Some of my favorite type of television shows are those that provide historical information through a fictional drama. Many of them are available from streaming subscriptions and for purchase on DVD too. We all know how Downtown Abbey has become a hit show and although it is the sensational drama that brings many of us to the screen, underlying it all is the history. I am going to attempt to highlight one of these programs each Saturday in place of my “What Happened on” post (Sometimes in addition).
Do you have any favorite programs that fit this category? I’d love to hear your ideas and I would be glad to include the program in an up coming post. I also would welcome a guest blogger. If you want to read other posts in this category, there is menu at the top of my cite that will take you to a list of all my History from the Small Screen posts.
Baa Baa Black Sheep (later syndicated as Black Sheep Squadron) is a television series that aired on NBC from 1976 until 1978. Its premise was based on the experiences of United States Marine Corps aviator Greg Boyington and his World War II “Black Sheep Squadron”. The series was created and produced by Stephen J. Cannell. The opening credits read: “In World War II, Marine Corps Major Greg ‘Pappy’ Boyington commanded a squadron of fighter pilots. They were a collection of misfits and screwballs who became the terrors of the South Pacific. They were known as the Black Sheep.”
Greg “Pappy” Boyington is the commanding officer of VMF-214, a group of fighter pilots based in the Solomon Islands during World War II. Pappy often intercedes in altercations at the base, but everyone seems to pull together when they are assigned missions in the air. “Pappy” likes to drink and fight a lot when not flying missions, and owns a Bull Terrier named “Meatball” — which he claims belongs to General Moore in Flying Misfits, but General Moore says “he wouldn’t own an ugly mutt like that.”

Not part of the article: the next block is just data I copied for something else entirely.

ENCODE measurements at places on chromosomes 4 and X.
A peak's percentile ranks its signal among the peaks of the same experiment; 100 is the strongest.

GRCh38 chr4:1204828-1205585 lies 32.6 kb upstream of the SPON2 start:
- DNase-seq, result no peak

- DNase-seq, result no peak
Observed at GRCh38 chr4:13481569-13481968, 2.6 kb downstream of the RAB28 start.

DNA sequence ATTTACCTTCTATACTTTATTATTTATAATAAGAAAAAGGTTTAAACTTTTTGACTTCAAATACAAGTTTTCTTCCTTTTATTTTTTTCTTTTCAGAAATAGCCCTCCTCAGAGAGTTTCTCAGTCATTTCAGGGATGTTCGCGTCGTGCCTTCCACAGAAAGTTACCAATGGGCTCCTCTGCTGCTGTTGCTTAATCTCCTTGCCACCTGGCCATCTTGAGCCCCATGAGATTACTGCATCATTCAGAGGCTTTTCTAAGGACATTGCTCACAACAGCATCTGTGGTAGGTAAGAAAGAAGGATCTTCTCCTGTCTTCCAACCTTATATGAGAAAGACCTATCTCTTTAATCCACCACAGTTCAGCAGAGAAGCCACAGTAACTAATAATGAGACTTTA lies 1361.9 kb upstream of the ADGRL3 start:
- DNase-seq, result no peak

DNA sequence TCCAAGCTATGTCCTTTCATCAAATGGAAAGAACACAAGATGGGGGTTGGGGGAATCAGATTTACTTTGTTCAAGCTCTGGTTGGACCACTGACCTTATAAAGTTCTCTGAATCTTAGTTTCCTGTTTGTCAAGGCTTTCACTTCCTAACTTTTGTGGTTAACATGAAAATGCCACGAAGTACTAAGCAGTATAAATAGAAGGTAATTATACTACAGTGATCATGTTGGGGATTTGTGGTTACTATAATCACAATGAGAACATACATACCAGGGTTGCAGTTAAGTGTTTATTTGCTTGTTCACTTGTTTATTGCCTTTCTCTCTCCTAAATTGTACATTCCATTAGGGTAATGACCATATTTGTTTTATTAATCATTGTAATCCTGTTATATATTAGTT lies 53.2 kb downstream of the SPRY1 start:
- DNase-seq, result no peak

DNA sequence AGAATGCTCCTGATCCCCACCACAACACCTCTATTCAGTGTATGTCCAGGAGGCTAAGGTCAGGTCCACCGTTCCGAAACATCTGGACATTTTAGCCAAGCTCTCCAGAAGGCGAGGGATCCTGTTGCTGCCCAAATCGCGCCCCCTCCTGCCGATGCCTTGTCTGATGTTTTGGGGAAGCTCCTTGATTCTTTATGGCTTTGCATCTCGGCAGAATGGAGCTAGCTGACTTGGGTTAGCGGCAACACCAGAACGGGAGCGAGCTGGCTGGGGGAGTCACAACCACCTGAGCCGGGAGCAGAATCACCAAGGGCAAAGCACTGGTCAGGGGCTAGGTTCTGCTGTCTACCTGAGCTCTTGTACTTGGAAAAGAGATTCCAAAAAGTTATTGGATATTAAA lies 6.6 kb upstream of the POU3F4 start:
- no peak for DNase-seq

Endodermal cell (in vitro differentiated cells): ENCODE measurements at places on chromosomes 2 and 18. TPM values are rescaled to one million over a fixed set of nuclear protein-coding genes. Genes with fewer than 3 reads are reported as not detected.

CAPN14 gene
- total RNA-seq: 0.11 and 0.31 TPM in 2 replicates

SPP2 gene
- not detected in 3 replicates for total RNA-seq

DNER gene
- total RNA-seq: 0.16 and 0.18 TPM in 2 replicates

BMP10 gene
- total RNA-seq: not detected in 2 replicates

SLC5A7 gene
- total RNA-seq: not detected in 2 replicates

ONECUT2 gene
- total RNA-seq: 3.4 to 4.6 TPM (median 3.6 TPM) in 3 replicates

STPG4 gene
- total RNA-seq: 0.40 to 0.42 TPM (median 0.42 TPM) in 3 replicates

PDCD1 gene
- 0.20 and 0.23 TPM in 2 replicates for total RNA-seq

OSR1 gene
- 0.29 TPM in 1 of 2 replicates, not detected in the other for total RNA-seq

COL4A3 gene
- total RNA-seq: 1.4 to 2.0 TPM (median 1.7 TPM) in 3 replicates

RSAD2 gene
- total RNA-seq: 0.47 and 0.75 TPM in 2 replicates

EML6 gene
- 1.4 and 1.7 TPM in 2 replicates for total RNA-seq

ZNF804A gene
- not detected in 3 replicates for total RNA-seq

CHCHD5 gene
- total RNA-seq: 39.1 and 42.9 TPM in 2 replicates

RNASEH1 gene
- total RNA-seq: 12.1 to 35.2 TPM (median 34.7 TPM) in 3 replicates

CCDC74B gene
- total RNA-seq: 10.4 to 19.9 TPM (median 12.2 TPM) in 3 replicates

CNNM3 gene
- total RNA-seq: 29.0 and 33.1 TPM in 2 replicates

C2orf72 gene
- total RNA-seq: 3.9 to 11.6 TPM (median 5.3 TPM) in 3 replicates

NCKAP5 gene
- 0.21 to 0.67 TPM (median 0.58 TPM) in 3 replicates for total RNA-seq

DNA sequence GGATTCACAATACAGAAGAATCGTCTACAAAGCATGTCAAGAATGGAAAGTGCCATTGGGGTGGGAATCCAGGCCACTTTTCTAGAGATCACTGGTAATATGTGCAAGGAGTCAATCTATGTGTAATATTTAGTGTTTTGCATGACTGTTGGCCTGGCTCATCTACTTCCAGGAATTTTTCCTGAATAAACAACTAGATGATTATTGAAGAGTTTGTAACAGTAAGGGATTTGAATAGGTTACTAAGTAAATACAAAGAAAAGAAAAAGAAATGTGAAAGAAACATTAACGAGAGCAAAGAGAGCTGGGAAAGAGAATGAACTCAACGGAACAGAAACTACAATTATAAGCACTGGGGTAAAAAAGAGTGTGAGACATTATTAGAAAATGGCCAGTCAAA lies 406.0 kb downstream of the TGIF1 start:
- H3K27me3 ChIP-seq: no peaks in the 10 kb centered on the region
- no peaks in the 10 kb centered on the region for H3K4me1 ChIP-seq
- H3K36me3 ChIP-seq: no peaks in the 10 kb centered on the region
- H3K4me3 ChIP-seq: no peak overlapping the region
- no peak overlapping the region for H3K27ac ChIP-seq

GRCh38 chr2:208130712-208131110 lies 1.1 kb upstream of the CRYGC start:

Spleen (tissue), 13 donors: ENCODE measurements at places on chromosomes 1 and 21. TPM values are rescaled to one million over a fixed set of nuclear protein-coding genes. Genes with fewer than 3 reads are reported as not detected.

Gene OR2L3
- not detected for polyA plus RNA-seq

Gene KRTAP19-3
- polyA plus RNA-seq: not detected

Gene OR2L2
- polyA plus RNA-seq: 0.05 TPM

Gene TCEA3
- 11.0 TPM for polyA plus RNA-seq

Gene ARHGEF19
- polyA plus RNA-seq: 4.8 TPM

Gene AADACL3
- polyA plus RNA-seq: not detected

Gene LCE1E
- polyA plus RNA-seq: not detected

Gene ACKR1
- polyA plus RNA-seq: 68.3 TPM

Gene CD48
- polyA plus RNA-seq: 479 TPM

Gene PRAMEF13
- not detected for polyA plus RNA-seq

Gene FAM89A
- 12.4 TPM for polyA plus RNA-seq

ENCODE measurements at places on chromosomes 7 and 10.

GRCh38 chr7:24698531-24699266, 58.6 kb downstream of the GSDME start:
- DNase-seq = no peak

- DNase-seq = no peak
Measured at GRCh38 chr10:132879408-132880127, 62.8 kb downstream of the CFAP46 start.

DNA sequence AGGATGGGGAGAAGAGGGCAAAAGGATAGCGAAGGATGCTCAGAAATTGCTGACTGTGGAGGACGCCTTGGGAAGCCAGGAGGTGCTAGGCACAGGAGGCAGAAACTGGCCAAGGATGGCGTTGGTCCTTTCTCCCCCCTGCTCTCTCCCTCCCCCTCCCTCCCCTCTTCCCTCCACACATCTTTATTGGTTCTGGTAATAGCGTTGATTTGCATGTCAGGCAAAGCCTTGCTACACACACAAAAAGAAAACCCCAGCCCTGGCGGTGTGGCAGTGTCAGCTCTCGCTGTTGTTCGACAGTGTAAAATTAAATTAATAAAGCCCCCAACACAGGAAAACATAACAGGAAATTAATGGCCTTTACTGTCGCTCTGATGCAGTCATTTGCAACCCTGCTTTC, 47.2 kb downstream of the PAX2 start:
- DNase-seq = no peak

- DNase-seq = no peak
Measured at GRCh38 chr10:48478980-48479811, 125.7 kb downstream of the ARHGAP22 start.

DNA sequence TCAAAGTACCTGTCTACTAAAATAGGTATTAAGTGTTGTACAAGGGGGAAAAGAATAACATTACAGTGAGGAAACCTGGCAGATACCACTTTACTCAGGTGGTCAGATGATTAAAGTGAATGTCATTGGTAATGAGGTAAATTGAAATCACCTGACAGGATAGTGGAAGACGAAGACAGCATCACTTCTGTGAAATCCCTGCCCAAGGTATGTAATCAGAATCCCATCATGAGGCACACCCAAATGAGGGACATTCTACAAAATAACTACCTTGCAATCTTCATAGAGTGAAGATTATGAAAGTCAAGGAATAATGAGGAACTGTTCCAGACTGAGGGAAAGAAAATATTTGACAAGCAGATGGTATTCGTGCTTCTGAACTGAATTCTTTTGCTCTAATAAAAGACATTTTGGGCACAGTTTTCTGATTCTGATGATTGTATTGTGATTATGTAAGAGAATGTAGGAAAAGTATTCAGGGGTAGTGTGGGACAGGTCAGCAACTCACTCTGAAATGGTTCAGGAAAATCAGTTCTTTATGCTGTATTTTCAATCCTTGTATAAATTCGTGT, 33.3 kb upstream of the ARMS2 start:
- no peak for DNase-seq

The series premise was very loosely based on a portion of the real-life military career of Gregory Boyington, known as “Pappy” due to his “advanced” age compared to the younger pilots under his command. (He was 30 when he took command of VMF-214.) Boyington, who was a technical adviser for the series, commented that this was “fiction based on reality” and that no regular character in the series except for himself actually existed.
Who was the real Pappy Boyington?
Boyington served in China as a member of the American Volunteer Group, the famed Flying Tigers. In 1943 with Boyington as CO and Major Stan Bailey as Exec, the 214 trained hard at Turtle Bay on Espritu Santo. They made their reputation in just 84 days, piling up a record 197 planes destroyed or damaged, troop transports and supply ships sunk, and ground installations destroyed. This is just the most known events in his history. Boyinton’s best day was September 14, 1943 when he claimed 5 kills in one day. From that day through January of 1944 he claimed 22 kills. While this number is in dispute by a few kills, he was still the ace with the most kills. In 1944 he was shot down and spent a year and a half as a Japanese POW. Gregory Boyington was awarded the Congressional Medal of Honor. He died in 1988 of cancer.